Synopses & Reviews
Prominent liberals support a whole litany of policies and principles: progressive taxes, affirmative action, greater regulation of corporations, raising the inheritance tax, strict environmental regulations, children’s rights, consumer rights, and more. But do they actually live by these beliefs? Peter Schweizer decided to investigate the private lives of politicians like the Clintons, Nancy Pelosi, the Kennedys, and Ralph Nader; commentators Michael Moore, Al Franken, Noam Chomsky, and Cornel West; entertainers or philanthropists Barbra Streisand and George Soros. Using publicly-available real estate records, IRS returns, court depositions, and their own published statements, he sought to examine whether they lived by the principles they so forcefully advocate.
What he found was a long list of contradictions. Many of these proponents of organized labor had developed various methods to sidestep paying union wages or avoid employing unions altogether. They were also adept at avoiding taxes; invested heavily in corporations they had denounced; took advantage of foreign tax credits to use non-American labor overseas; espoused environmental causes while opposing those that might affect their own property rights; hid their investments in trusts to avoid paying estate tax; denounced oil companies but quietly owned them.
Schweizer’s conclusion is simple: liberalism in the end forces its adherents to become hypocrites. They adopt one pose in public, but when it comes to what matters most in their own lives–their property, their privacy, and their children--they jettison their liberal principles and adopt conservative ones. If these ideas don’t work for the very individuals who promote them, Schweizer asks, how can they work for the country?
"Working with a broadly inclusive pantheon of 'the Left' that places Ralph Nader and Barbra Streisand on equal footing with Ted Kennedy and Hillary Clinton, Schweizer (The Bushes: Portrait of a Dynasty) suggests that liberalism's heroes conduct their lives in ways that prove their philosophy to be 'ultimately self-defeating, self-destructive, and unworkable.' While acknowledging that conservatives can be high-profile hypocrites as well, Schweizer employs a double standard, arguing that 'when conservatives betray their publicly stated principles, they harm only themselves and their families,' but when liberals misbehave, they harm their principles first and foremost. Sometimes his research uncovers significant contradictions, as when Schweizer points out that Noam Chomsky, who tends to demonize the military establishment, wrote his first book, Syntactic Structures, with grants from the U.S. Army, the Air Force and the Office of Naval Research. But many of his charges are egregiously hyperbolic, as when he suggests that Cornel West is a 'segregationist' because he bought a home in a largely Caucasian suburb. Schweizer clearly knows the limitations of his argument, since he backpedals from many of his most damning statements in his closing remarks. For all its revelations, in the end, this volume reads less like a critique of liberal philosophy than a catalogue of ammunition for ad hominem bloggers." Publishers Weekly (Copyright Reed Business Information, Inc.)
"[F]or the most part, Do as I Say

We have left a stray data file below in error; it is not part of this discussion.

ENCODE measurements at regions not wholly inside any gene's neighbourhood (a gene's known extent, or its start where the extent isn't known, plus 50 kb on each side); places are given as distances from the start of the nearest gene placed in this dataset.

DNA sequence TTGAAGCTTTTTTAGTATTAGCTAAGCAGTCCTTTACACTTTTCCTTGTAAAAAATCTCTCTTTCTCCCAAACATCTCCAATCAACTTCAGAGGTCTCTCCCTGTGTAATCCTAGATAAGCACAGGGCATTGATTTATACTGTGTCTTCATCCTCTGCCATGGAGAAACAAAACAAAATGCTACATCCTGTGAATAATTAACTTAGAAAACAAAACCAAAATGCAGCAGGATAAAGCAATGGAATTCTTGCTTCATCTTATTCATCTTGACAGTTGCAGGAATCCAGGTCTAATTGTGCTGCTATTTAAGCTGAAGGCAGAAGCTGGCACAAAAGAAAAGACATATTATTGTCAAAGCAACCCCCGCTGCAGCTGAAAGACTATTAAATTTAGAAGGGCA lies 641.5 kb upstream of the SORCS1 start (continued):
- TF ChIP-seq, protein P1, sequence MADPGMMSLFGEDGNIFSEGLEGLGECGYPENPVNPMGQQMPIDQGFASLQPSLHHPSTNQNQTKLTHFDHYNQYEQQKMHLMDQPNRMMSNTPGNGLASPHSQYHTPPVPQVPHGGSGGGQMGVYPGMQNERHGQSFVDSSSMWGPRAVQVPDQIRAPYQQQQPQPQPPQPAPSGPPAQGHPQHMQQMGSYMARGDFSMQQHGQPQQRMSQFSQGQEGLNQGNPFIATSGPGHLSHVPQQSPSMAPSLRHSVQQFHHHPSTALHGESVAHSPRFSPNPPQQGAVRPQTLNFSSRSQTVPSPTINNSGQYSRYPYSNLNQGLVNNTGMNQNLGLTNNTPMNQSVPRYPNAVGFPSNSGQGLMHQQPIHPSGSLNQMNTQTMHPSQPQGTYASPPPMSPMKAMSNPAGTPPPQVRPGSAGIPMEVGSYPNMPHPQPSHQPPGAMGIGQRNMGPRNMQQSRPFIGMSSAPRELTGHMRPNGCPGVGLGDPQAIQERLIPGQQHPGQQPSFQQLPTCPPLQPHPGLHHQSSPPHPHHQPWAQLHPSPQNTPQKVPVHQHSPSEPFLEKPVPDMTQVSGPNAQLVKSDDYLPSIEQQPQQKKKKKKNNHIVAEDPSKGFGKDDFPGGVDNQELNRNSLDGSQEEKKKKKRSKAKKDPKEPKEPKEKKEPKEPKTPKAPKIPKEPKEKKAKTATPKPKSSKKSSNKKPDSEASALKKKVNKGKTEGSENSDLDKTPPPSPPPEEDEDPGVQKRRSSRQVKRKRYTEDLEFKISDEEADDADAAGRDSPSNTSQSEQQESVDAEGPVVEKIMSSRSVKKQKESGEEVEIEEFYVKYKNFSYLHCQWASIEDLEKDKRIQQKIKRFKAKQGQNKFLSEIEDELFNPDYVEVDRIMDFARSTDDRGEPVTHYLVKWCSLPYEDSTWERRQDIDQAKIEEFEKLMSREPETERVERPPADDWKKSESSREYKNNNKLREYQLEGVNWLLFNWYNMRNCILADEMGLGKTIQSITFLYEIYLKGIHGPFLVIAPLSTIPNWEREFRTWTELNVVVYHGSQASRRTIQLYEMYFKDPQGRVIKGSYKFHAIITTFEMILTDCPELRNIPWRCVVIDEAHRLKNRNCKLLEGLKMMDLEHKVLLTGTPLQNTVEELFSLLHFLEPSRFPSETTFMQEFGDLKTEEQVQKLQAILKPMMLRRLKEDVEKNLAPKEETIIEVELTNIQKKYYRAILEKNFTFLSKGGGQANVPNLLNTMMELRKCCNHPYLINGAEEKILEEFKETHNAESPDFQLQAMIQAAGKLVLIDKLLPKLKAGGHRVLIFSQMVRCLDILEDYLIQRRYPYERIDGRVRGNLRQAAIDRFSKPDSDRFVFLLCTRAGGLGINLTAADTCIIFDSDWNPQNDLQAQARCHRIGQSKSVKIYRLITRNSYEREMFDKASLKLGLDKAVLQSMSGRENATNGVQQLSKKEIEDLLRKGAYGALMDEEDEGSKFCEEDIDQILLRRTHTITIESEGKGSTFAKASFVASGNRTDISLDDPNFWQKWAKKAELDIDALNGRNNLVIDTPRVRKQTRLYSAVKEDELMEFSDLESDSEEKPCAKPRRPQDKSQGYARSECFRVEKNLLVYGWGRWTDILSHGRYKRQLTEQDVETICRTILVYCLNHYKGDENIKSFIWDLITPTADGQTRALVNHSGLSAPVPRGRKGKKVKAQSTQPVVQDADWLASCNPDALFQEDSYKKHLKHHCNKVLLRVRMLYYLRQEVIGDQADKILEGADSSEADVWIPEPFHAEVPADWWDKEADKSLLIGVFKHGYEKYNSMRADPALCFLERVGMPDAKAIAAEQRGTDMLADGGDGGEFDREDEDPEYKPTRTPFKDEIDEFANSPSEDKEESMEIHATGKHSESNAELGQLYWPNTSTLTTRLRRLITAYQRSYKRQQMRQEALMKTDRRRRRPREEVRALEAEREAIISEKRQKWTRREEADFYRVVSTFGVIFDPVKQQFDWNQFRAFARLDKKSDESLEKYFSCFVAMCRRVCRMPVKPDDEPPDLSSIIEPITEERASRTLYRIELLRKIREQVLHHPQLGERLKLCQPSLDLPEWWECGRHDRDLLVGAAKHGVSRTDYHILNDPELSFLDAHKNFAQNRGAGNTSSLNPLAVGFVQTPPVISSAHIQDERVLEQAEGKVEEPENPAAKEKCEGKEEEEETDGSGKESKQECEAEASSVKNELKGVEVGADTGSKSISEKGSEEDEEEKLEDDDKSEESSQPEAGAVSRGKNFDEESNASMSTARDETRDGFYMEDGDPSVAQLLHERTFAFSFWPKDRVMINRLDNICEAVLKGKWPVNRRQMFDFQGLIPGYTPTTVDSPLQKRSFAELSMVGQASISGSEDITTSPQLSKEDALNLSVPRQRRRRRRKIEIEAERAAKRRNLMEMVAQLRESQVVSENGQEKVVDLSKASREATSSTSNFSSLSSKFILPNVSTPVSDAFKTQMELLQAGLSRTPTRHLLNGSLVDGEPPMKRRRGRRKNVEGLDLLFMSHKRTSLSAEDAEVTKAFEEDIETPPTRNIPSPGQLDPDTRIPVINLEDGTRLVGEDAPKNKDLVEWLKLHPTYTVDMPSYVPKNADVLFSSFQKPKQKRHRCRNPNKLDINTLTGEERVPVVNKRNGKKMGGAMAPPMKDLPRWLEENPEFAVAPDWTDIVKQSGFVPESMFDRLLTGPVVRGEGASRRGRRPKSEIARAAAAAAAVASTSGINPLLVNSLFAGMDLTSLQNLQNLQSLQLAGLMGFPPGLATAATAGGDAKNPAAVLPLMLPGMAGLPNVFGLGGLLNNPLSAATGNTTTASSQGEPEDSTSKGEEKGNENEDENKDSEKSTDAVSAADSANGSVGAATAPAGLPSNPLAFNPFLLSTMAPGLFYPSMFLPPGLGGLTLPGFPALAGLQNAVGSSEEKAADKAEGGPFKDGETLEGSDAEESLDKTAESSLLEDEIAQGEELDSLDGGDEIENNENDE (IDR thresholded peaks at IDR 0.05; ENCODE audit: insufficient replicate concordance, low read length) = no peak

is more concerned with scoring cheap political points by wounding the character of prominent liberals than with exposing any deeper moral rot on the left. Then again, for Schweizer and his ilk, those two things are usually one and the same." Ben Adler, the New Republic
(read the entire New Republic review
The American Left prides itself on a selfless commitment to economic and social justice. With moral certitude, confident of the purity of their motives and the evil nature of their opponents, they support a familiar litany of causes and programs: progressive taxes, affirmative action, greater regulation of corporations, increasing the inheritance tax, stricter environmental safeguards, consumer rights, and more.
But do liberals actually practice what they preach? Peter Schweizer dug deep into the tax returns, real estate documents, business and investment patterns, court depositions, and hiring practices of Michael Moore, Al Franken, Noam Chomsky, the Clintons, Nancy Pelosi, the Kennedys, Ralph Nader, Cornel West, George Soros and Barbra Streisand. All are adept at avoiding taxes, invest in the very industries they denounce, and abandon environmental causes when they impinge on their own property rights. While they cry racism and support affirmative action, they have abysmal records when it comes to hiring minorities. They condemn abstinence-based sex ed programs, but enroll their own children in such programs.
Schweizer makes it clear that when it comes to what matters most in their lives—the protection of their property, privacy, and families—even the most outspoken liberals jettison their progressive ideas and adopt conservative principles. In short, liberalism forces its adherents to become hypocrites. Schweizer’s conclusion is strikingly simple and highly persuasive: liberal principles that don’t work for individuals have no place in shaping national programs and policies.
In this new book, Schweizer makes it clear that when it comes to what matters most in their lives--the protection of their property, privacy, and families--even the most outspoken liberals jettison their progressive ideas and adopt conservative principles.